This policy implements the requirement that users should be able to use ServiceAccount tokens to create namespaces. Additionally, this policy ensures that user namespaces are associated with an organization for billing purposes for namespaces created by ServiceAccounts.

Policies which are executed for requests to create an OpenShift project

organization-in-projectrequests (labeled PRJREQ_ORG)

This policy is executed when a user creates a ProjectRequest either with oc new-project or through the OpenShift web console. It checks whether the user has a default organization and denies the request if they don’t. This policy is necessary because the request to create a ProjectRequest is the only request in the project creation flow where the principal is the user which wants to create the project.

We need to rely on the user’s default organization for namespaces created through OpenShift projects, because there’s no straightforward way for us to allow users to specify additional metadata in an OpenShift ProjectRequest.

Note that this policy doesn’t itself inject the user’s default organization into the request. Instead, the organization-projects policy ensures that the resulting namespace is created with label appuio.io/organization set to the user’s default organization for any project requests which weren’t denied.

This policy enables the requirement that users can create arbitrary namespaces through OpenShift’s Project mechanism without violating the requirement that user namespaces are associated with an organization for billing purposes.

Injecting the organization label also ensures the policies which generate the default RoleBinding and quota objects are triggered for namespaces created through OpenShift projects.

organization-projects (labeled PRJ_ORG)

This policy is executed when the control plane creates a Project resource based on a ProjectRequest created by a user. The policy reads the annotation openshift.io/requester on the Project and uses the value of that annotation to lookup the user which requested the project. The user’s default organization is then injected as label appuio.io/organization on the Project resource[1].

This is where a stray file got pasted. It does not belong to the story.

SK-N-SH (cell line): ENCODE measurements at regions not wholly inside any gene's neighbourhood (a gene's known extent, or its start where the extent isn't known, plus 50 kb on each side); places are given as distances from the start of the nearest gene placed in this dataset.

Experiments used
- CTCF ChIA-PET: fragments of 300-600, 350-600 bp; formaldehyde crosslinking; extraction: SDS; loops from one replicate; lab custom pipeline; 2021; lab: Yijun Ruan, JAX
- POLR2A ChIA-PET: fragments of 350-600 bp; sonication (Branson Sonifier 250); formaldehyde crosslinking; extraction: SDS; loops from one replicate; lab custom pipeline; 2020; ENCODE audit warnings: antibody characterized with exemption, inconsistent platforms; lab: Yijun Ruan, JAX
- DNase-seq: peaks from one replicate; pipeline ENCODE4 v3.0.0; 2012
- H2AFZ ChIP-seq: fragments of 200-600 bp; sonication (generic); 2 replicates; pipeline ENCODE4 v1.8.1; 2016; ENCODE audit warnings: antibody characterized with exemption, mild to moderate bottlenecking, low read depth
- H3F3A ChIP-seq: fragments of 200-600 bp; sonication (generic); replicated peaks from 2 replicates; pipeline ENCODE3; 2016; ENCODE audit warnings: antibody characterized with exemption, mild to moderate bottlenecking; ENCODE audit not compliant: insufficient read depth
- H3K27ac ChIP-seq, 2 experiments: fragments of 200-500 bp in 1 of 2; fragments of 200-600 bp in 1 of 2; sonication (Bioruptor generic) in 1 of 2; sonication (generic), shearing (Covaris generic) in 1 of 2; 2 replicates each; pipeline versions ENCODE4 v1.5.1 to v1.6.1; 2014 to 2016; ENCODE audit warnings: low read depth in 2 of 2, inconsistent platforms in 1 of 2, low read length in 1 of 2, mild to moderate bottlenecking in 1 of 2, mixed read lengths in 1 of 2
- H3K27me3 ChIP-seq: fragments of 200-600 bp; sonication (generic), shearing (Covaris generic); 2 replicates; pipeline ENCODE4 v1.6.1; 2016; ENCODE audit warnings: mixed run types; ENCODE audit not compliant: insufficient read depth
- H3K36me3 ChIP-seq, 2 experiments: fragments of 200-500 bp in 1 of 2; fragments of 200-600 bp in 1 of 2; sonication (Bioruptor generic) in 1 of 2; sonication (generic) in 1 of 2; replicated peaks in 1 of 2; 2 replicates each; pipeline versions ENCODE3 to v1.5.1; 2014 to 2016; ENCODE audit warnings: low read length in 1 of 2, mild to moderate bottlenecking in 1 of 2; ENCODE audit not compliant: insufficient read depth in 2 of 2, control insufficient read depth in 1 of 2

This policy ensures the requirement that user namespaces are associated with an organization for billing purposes for namespaces created through an OpenShift project.

Policies which don’t interact with organization namespaces

The component also manages Kyverno policies which implement other features than namespace ownership on APPUiO Cloud zones. As shown below, there’s currently only one policy which doesn’t cover some aspect of namespace ownership.

set-runonce-activedeadlineseconds

This policy injects a default value for .spec.activeDeadlineSeconds for run-once pods[2] which don’t have an explicit value for that field.

This policy implements requirement that the APPUiO Cloud zone is protected from abusive resource usage to protect the cluster from run-once pods with unbounded runtime.

The policy which validates mutations of annotations on namespaces allows users to override the default value which is injected for individual namespaces by annotating the namespace.

References


1. On OpenShift whenever a Project is created, the control plane automatically creates a Namespace in the background. Labels added on a Project by the policy are applied to the Namespace as well, ensuring that any projects created by a user belong to that user’s default organization.
2. Usually, those are pods created by Kubernetes jobs or cronjobs. However, the policy also affects pods created directly without a controller, for example by applying a Pod manifest to the cluster.